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Other than progressive groups, few in New Jersey are truly eager to raise taxes. 

But the idea of dedicating a corporate tax increase to fund NJ TRANSIT, as proposed by Gov. Phil Murphy, is the worst possible option within a bad overall predicament, according to NJBIA Chief Government Affairs Officer Christopher Emigholz. 

“Whether you believe in increasing taxes or not, relying on corporate taxes to fund anything is not wise based on the sheer volatility of that tax,” Emigholz said.  

“You don’t want to subject businesses to roller coaster tax policy where tax rates are constantly changing and unpredictable. You may have corporations that post actual losses and have no net income to tax. Or a company that nets $9 million this year and is thus not subject to the proposed 2.5% surtax, but then makes $10 million the following year. In that case, they would pay an almost 30% higher corporate tax because of the surtax. 

“So, it remains an unanswered question for those who support this $1 billion tax on employers: If you’re going to have a dedicated fund for transportation, why would you pick the most unpredictable tax to do it?” Emigholz said. 

Nonpartisan analysts from the state’s Office of Legislative Services have raised the same concerns about the stability of corporate tax revenues as it applies to the proposed Corporate Transit Tax. 

A Pew Trusts study released last week also listed corporate taxes as the most volatile in the nation. 

Then this past week, Senate Budget and Appropriations Committee Chair Paul Sarlo asked state Treasurer Elizabeth Maher Muoio if increasing the current 6.625% state sales tax to 7% would be a more stable source of funding.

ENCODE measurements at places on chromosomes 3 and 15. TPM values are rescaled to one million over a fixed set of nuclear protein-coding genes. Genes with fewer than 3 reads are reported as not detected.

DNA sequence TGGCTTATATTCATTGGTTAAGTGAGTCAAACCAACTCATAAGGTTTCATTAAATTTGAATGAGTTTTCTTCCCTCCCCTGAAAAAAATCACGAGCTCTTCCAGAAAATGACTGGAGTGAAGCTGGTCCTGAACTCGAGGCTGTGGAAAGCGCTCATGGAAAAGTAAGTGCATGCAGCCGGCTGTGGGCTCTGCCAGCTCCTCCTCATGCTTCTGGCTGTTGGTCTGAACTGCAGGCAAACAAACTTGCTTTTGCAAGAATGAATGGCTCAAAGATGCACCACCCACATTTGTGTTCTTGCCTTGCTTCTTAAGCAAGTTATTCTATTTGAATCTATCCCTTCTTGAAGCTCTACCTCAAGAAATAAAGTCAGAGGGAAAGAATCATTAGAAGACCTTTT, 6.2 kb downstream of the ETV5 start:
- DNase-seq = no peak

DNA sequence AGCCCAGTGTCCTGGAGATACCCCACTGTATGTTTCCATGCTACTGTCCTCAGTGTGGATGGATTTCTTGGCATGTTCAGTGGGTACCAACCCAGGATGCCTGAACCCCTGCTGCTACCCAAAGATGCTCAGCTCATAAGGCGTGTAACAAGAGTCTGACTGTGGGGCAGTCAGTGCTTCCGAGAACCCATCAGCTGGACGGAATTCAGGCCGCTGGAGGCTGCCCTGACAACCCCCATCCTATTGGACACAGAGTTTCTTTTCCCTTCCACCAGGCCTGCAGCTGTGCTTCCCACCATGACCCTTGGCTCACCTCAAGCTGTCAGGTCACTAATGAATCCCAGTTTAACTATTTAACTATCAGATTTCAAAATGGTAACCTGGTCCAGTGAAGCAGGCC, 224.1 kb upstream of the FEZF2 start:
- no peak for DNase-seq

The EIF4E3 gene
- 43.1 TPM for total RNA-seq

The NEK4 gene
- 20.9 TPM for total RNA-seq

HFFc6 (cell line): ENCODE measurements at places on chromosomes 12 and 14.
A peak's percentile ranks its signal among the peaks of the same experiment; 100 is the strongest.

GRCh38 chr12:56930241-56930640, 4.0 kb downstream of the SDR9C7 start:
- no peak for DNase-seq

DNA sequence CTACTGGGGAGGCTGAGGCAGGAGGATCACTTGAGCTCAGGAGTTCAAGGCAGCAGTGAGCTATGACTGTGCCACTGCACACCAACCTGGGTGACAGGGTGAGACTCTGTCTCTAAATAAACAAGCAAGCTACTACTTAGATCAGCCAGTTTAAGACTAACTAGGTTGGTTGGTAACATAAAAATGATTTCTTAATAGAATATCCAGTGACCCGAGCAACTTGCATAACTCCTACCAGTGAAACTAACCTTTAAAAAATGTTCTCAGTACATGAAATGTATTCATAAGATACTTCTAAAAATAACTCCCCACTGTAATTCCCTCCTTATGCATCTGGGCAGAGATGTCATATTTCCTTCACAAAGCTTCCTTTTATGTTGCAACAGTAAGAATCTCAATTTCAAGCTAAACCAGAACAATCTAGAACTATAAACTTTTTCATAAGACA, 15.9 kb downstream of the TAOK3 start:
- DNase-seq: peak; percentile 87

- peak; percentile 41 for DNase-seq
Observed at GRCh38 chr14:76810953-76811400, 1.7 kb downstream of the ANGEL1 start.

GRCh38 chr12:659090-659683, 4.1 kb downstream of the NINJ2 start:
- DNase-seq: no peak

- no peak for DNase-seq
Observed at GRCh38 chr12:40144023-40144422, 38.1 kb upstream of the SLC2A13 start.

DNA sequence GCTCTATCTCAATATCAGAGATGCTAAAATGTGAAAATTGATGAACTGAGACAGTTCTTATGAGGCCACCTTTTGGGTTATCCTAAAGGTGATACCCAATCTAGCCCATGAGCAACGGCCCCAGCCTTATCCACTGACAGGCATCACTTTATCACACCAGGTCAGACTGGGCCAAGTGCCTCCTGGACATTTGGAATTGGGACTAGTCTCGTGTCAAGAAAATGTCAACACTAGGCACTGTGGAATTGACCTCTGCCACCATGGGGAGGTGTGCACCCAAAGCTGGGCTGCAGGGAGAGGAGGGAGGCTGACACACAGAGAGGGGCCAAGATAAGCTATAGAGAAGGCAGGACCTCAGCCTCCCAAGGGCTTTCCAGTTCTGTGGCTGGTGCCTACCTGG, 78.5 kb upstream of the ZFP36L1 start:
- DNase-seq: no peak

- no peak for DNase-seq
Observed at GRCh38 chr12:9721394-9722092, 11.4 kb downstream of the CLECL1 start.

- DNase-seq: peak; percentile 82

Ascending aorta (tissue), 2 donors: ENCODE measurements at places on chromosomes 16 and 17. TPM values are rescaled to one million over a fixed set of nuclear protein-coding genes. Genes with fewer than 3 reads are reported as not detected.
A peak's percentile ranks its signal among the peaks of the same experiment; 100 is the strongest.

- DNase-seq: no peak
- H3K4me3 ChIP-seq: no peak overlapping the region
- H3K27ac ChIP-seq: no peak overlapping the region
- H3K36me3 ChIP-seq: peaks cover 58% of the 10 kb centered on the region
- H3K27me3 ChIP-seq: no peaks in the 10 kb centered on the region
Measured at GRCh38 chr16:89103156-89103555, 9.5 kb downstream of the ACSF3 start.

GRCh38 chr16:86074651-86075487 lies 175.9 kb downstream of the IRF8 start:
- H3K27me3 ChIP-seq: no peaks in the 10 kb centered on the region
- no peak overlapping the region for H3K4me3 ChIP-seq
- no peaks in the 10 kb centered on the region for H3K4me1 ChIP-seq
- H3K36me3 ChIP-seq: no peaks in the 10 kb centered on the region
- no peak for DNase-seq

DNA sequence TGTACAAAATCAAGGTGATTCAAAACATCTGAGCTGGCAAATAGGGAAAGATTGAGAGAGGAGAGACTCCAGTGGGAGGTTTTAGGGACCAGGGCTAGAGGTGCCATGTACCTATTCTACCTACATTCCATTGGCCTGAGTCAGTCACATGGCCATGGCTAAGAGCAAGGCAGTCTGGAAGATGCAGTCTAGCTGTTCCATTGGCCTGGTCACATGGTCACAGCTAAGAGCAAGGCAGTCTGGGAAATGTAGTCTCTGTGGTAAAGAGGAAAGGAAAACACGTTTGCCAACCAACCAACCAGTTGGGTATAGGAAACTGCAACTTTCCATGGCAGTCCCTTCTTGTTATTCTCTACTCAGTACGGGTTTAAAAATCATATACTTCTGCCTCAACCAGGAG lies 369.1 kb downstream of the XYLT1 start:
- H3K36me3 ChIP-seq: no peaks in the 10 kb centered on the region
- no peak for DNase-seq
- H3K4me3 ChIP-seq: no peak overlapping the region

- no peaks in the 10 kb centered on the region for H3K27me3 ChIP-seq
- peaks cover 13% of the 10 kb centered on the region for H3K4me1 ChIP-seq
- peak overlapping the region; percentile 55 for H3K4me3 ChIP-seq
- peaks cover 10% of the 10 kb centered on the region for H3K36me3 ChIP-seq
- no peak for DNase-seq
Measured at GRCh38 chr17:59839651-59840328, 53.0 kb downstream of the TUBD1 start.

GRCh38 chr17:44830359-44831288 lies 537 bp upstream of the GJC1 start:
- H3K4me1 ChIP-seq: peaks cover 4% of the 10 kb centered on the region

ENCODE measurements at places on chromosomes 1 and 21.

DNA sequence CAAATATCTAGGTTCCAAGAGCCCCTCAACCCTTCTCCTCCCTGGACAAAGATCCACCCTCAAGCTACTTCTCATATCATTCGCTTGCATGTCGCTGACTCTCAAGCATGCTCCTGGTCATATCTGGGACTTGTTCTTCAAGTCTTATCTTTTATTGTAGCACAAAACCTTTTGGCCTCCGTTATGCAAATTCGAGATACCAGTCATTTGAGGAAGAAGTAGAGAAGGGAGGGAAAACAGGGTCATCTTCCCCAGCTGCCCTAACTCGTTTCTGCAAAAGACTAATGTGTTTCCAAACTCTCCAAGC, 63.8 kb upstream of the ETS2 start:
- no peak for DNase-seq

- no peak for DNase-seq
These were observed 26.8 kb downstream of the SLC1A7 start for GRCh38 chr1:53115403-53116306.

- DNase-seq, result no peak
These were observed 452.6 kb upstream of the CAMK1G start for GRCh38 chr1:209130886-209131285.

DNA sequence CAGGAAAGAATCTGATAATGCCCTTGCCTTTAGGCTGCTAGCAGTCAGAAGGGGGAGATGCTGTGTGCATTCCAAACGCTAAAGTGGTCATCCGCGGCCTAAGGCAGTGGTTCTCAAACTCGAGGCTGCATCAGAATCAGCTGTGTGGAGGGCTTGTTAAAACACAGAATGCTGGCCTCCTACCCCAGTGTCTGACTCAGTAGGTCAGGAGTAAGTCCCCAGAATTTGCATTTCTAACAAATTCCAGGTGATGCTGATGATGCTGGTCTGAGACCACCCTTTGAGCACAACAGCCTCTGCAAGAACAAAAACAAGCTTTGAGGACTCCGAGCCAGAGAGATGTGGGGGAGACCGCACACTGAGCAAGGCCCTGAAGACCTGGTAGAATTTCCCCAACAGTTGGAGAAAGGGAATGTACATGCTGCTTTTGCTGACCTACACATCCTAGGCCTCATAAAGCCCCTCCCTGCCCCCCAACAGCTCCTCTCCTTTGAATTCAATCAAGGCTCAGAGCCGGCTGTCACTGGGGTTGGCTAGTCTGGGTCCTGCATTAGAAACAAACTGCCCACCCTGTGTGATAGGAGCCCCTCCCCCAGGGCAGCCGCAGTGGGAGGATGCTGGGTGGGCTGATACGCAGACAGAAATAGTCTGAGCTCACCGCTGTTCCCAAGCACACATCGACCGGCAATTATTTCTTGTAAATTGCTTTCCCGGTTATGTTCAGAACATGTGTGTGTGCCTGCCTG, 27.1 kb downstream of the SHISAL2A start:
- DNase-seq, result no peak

Assembly Budget Chair Eliana Pintor Marin did the same in her committee. 

Neither lawmaker, however, said they were endorsing a sales tax increase with their questions. They said they were just asking hypothetical questions to get a fuller budget picture. 

Emigholz said NJBIA would not support a sales tax increase either – as businesses account for approximately 49% of the state sales taxes paid in New Jersey. 

“Sales tax, however, is a much more stable tax for dedicated funding, even during a downturn when people are still consuming goods and services,” he said.  

“If you absolutely need to raise taxes, which the Murphy administration says it must, sales tax is a more reliable and predictable source of revenue than corporate taxes.” 

Emigholz also reiterated NJBIA’s already established position that policymakers should model and observe the idea of dedicating a portion of organic sales tax growth without a tax increase to help fund NJ TRANSIT. 

“Costs go up and, as a result, so does sales tax revenue every year,” Emigholz said. “By dedicating some of that sales tax growth to NJ TRANSIT, you can avoid the proposed $1 billion tax on business that will really hurt jobs and our competitiveness.  

“If that method comes up short, then you can talk about filling the gap. But you should be able to do it without punishing our top job creators with the top corporate tax in the nation when they were promised for more than a year that their corporate taxes would be decreasing.”